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Three instances where your estate plan may change

There's one thing that is constant in life...and no, it is not taxes. Instead, you can always depend on changes to be a part of your life. Think about it, as we get older, we may fall in love. We may even get married and have children. Also, we lose loved ones to old age and sometimes to tragedy.

When changes occur in your life, your estate plan should change with them. This post will highlight some common situations where your estate plan should change.

Divorce - When your marriage ends, it is essential that your estate planning documents be changed. This is especially important if you have named your prior spouse to be an executor to your estate or as a beneficiary on your insurance policies. If you don't make these changes, you run the risk of putting someone who you are at odds with in charge of administering your estate or even claiming your personal assets.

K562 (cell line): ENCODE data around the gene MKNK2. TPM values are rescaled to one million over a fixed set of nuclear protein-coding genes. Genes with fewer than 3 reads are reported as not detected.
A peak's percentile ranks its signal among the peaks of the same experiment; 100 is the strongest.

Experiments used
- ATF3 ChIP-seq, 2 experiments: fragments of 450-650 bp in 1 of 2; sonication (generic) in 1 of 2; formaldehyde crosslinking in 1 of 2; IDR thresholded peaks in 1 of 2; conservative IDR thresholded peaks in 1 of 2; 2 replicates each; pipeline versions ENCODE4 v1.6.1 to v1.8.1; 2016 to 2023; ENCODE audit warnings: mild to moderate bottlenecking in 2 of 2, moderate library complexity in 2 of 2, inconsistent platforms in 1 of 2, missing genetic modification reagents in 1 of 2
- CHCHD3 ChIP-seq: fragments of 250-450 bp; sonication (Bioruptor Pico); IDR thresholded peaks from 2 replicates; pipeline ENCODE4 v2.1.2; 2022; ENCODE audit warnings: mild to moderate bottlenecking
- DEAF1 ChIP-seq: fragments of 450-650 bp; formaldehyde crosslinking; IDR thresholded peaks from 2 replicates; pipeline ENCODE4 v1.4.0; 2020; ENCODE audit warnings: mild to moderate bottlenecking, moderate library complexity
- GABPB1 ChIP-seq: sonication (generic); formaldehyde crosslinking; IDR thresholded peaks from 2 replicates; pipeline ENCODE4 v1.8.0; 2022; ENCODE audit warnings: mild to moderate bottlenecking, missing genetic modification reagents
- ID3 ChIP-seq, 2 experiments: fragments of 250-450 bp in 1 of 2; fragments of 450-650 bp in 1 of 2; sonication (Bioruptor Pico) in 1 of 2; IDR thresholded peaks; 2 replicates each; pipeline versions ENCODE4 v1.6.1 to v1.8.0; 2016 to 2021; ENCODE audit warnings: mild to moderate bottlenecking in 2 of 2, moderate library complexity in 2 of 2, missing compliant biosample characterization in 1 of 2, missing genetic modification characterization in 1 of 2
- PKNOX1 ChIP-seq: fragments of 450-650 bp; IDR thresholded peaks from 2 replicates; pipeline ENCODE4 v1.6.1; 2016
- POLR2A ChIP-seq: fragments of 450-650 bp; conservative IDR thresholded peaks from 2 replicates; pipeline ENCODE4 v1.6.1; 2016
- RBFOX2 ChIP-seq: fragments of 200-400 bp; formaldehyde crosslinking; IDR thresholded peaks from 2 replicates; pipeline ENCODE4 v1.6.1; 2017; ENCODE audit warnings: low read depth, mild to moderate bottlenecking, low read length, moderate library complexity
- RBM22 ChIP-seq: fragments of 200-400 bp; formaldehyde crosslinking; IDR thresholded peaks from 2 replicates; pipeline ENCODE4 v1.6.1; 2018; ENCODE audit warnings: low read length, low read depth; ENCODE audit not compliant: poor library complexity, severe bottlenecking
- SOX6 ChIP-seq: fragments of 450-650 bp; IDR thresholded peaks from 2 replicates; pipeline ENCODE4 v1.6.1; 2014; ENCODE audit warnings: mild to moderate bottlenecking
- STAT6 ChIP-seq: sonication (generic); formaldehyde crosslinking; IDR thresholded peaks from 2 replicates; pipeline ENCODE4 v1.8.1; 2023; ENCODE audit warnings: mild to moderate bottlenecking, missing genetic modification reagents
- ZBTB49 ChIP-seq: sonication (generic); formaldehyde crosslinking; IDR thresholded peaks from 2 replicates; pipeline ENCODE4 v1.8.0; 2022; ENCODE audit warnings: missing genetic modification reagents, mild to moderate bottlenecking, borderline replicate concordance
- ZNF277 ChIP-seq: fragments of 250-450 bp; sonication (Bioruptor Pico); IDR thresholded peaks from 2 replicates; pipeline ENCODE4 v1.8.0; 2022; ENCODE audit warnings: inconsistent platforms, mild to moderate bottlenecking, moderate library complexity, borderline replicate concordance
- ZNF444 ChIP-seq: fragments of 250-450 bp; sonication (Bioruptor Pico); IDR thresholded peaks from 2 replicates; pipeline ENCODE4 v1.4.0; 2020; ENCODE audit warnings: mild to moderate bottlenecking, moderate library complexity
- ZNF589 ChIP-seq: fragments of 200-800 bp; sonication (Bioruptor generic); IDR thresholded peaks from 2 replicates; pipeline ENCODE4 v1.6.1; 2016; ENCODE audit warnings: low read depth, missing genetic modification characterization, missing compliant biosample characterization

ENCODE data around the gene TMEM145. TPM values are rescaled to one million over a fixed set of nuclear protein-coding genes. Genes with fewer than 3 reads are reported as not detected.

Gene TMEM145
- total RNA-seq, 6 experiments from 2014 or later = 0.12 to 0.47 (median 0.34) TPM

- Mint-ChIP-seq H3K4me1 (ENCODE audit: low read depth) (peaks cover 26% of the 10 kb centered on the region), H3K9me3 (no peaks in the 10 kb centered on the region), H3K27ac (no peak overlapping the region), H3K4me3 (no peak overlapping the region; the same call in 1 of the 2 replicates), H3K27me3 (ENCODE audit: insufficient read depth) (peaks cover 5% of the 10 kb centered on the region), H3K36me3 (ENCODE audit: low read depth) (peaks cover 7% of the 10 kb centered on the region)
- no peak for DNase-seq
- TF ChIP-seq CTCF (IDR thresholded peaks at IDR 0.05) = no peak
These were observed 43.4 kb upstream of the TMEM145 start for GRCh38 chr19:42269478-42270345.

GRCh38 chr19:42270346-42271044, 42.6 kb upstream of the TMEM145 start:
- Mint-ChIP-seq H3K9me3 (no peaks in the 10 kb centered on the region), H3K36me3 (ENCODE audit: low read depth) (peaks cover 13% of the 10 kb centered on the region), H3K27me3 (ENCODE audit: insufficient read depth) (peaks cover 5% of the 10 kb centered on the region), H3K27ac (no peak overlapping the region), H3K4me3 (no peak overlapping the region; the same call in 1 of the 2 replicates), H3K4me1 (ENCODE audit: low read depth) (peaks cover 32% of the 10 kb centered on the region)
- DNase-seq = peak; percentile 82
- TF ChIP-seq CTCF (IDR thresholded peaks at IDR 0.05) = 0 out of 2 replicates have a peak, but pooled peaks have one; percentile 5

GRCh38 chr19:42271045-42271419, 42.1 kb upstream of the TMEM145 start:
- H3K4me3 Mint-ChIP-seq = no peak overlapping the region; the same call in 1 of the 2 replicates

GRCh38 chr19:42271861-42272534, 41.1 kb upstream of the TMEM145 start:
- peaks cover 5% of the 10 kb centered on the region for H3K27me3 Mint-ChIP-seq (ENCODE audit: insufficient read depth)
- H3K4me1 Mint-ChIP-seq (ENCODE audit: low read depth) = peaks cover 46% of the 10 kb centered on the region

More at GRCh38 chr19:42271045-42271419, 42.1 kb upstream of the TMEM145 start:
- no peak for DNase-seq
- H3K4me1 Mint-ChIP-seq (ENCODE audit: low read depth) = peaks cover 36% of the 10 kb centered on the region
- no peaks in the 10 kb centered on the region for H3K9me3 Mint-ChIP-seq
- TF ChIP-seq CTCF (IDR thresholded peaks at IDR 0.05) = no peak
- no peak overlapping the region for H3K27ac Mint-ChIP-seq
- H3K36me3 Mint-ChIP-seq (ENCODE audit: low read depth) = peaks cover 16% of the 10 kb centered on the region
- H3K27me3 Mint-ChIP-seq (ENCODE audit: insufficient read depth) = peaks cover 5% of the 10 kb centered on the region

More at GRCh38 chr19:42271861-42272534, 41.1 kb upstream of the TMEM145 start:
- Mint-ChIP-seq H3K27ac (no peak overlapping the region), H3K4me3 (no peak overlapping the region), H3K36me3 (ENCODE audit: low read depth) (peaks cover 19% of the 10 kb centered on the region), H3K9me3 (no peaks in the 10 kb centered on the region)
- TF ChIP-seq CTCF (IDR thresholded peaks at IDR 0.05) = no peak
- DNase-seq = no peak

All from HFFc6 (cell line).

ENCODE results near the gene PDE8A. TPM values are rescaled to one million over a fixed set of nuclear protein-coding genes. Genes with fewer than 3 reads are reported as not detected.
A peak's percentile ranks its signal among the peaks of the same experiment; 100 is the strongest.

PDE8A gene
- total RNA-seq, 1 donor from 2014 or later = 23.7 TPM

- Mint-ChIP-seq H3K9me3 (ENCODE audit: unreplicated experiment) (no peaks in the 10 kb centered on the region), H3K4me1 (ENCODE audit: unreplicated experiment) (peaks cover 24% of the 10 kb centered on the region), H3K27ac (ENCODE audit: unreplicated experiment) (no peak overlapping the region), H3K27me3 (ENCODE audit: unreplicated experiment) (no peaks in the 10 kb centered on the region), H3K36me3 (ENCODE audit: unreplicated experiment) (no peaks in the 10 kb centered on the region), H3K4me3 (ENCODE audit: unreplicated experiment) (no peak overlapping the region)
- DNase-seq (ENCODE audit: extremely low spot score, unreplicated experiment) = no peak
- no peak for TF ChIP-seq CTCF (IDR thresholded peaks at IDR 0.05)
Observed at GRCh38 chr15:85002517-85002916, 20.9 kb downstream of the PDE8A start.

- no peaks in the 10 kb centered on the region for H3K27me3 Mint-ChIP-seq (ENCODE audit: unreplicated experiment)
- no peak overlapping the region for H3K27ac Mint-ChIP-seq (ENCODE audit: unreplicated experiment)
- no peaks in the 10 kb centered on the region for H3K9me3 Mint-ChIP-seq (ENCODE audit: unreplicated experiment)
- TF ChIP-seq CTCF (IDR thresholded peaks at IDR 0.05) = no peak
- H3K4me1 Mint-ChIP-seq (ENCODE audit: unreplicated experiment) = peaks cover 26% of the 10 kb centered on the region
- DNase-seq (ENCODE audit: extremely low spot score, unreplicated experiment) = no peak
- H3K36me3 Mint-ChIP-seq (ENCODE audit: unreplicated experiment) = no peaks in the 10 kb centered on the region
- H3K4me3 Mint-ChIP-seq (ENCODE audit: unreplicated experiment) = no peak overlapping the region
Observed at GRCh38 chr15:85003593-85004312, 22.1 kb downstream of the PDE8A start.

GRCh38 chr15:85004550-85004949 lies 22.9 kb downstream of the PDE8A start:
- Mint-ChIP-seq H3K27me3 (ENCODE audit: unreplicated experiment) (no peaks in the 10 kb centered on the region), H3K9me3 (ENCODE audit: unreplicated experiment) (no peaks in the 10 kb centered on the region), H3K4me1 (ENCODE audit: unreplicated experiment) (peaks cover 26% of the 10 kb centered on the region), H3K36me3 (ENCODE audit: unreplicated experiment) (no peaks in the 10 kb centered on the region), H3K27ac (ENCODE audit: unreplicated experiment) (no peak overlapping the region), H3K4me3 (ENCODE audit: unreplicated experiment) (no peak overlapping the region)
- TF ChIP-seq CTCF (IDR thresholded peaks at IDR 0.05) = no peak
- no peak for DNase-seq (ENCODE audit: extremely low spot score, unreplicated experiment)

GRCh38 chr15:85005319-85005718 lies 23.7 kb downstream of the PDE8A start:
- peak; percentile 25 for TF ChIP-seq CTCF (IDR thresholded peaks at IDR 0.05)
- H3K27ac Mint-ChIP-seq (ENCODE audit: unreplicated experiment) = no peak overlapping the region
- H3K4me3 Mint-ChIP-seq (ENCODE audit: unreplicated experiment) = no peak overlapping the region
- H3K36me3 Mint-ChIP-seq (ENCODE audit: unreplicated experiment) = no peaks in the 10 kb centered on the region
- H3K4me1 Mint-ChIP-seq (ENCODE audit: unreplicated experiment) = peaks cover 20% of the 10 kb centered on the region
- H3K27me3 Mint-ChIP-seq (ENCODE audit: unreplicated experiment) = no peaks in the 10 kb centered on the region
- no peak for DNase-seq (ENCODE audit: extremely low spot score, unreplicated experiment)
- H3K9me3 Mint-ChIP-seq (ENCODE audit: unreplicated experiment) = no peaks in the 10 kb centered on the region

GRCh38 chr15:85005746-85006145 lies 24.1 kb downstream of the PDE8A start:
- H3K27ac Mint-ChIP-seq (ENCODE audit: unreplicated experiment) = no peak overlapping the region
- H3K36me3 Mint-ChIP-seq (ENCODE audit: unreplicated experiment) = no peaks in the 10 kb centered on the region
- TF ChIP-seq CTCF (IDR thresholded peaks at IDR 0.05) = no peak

A new baby - Conversely, bringing a new child into the world is a great time establish a will or to make adjustments to your current estate plan. As a new parent, you want to ensure that your new heirs are provided for. At the same time, you want to appoint someone you trust to take care of him or her in the event something happens to you.

Changes with heirs - Similarly, when your heirs experience life changes, you may want to make adjustments to your estate plan in order to protect them. Think of accidents that severely injure kids so that they need special care, or revelations that children have substance abuse problems.

If you have questions about how to make changes to your estate plan, an experienced attorney can help. 

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